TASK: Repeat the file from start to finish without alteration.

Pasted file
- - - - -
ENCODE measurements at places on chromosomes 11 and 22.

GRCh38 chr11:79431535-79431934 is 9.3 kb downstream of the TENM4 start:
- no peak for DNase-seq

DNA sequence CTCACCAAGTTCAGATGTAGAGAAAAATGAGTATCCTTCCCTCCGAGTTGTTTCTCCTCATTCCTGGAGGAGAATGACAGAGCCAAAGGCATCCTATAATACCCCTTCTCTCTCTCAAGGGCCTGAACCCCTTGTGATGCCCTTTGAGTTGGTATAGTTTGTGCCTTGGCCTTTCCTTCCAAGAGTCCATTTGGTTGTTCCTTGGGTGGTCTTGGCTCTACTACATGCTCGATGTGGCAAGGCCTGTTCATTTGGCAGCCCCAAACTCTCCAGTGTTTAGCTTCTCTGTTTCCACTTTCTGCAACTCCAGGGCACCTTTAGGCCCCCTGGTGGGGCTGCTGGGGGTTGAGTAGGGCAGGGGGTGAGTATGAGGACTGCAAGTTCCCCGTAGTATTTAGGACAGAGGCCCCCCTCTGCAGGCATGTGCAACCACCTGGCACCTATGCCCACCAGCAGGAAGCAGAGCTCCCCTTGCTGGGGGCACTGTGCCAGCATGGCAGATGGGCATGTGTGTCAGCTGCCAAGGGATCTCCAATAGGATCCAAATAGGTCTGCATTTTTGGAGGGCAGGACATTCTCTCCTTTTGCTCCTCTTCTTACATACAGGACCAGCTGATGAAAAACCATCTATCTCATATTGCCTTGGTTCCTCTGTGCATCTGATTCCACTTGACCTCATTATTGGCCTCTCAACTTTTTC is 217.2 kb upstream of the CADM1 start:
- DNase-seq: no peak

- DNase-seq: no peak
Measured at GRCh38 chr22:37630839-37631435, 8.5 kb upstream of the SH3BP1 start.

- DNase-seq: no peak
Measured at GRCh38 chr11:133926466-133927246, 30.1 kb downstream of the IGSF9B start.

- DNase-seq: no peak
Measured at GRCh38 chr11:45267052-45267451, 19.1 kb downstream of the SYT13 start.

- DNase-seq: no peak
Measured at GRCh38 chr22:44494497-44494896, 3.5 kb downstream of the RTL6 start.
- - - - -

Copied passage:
ENCODE measurements at places on chromosomes 11 and 22.

GRCh38 chr11:79431535-79431934 is 9.3 kb downstream of the TENM4 start:
- no peak for DNase-seq

DNA sequence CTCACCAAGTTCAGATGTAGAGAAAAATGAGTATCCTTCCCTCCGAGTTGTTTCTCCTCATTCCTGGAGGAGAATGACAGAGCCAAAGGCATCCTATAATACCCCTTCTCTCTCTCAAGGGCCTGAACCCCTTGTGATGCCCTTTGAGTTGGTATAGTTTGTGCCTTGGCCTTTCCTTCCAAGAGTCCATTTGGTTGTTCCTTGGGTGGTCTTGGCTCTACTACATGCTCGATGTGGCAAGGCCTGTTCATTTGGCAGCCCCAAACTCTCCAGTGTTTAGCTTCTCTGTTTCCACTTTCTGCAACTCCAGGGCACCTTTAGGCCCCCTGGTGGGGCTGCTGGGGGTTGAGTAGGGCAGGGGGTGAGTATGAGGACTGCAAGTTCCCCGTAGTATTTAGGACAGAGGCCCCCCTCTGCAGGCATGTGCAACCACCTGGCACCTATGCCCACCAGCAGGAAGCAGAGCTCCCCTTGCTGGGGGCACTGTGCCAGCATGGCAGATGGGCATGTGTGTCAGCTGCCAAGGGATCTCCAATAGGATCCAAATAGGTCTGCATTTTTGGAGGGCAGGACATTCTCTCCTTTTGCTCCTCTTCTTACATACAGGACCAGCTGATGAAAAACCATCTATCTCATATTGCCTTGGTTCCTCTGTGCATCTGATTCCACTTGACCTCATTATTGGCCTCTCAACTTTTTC is 217.2 kb upstream of the CADM1 start:
- DNase-seq: no peak

- DNase-seq: no peak
Measured at GRCh38 chr22:37630839-37631435, 8.5 kb upstream of the SH3BP1 start.

- DNase-seq: no peak
Measured at GRCh38 chr11:133926466-133927246, 30.1 kb downstream of the IGSF9B start.

- DNase-seq: no peak
Measured at GRCh38 chr11:45267052-45267451, 19.1 kb downstream of the SYT13 start.

- DNase-seq: no peak
Measured at GRCh38 chr22:44494497-44494896, 3.5 kb downstream of the RTL6 start.